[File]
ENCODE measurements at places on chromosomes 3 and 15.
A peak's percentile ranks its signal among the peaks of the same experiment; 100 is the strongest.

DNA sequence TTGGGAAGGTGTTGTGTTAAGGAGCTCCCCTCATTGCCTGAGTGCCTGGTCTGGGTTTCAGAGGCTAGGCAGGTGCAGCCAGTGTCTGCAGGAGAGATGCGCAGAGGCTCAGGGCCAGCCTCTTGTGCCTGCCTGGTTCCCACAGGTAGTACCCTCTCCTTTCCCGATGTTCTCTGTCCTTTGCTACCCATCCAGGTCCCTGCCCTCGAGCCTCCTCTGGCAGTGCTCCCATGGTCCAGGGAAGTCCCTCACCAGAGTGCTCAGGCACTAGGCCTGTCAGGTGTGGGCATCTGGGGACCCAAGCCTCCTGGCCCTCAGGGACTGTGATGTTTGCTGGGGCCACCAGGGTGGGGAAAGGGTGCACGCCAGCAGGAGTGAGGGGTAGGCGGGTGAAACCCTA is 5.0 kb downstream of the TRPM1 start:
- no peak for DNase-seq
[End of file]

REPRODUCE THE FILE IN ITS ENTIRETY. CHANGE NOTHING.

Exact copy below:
ENCODE measurements at places on chromosomes 3 and 15.
A peak's percentile ranks its signal among the peaks of the same experiment; 100 is the strongest.

DNA sequence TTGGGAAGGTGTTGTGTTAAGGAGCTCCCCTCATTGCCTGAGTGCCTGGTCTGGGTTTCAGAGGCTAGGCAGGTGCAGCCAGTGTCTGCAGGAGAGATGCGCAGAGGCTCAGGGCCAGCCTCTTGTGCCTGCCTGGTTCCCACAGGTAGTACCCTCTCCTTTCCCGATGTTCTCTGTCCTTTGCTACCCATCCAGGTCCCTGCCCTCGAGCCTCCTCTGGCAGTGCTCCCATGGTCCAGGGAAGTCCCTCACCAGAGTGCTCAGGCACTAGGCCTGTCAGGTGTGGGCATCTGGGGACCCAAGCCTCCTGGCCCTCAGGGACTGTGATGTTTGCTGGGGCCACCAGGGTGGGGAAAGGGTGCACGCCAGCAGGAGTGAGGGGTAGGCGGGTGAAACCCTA is 5.0 kb downstream of the TRPM1 start:
- no peak for DNase-seq